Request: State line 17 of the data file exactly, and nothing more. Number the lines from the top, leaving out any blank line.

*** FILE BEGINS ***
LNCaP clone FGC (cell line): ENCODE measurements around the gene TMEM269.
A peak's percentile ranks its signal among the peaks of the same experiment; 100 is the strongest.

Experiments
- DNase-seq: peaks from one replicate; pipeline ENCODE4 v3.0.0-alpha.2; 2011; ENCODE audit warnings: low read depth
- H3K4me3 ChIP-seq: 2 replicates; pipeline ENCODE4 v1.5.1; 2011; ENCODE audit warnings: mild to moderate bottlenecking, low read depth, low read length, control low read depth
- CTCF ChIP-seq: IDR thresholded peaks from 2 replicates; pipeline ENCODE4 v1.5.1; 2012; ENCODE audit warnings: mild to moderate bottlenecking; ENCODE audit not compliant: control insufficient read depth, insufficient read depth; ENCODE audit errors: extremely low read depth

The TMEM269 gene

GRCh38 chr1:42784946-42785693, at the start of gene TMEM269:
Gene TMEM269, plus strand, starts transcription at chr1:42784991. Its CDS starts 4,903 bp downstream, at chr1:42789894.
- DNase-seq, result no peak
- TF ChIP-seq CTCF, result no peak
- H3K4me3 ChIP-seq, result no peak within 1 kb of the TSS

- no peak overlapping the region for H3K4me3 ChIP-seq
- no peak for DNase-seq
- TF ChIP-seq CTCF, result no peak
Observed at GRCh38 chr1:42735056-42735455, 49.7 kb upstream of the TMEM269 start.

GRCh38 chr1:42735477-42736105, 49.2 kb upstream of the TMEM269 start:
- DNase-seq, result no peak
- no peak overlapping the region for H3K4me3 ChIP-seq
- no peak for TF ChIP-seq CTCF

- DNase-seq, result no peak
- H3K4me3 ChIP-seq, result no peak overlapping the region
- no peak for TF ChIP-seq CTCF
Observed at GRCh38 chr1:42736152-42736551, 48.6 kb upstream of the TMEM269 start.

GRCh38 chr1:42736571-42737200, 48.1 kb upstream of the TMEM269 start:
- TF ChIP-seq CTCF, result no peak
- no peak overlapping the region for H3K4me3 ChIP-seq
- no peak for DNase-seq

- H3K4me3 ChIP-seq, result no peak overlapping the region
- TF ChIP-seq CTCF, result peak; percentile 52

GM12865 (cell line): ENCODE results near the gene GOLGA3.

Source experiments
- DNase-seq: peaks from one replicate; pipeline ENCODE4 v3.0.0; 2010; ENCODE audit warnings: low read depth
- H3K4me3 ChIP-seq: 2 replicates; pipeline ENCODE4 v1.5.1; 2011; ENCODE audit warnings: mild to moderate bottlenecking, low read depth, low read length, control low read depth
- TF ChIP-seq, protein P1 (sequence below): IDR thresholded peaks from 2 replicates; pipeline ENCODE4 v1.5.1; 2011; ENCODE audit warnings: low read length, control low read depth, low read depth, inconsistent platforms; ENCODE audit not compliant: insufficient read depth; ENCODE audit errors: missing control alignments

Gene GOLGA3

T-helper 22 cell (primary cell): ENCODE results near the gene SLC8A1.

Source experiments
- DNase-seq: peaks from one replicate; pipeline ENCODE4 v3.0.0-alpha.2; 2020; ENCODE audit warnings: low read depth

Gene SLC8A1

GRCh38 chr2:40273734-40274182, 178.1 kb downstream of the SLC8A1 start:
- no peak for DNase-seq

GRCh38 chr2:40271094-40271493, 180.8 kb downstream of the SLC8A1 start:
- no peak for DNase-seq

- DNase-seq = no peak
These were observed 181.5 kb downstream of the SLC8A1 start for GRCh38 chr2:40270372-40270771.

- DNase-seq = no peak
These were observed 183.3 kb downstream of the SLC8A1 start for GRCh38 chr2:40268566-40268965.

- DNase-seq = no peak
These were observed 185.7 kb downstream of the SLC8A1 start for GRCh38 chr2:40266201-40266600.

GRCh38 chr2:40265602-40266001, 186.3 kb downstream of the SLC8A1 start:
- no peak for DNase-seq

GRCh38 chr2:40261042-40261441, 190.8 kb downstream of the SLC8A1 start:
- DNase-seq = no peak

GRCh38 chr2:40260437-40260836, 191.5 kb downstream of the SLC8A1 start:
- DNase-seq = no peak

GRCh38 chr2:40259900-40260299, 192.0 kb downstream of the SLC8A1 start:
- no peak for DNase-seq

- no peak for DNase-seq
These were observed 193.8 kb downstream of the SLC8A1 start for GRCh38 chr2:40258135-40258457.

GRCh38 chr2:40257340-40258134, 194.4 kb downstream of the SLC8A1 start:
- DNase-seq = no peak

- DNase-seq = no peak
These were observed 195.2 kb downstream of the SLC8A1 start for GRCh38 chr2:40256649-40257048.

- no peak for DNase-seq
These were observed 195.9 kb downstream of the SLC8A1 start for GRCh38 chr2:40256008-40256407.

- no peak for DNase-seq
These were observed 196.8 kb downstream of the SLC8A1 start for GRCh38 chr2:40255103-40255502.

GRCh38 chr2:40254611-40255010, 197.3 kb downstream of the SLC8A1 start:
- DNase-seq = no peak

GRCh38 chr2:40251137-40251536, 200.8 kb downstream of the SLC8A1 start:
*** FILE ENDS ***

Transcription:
GRCh38 chr1:42735477-42736105, 49.2 kb upstream of the TMEM269 start: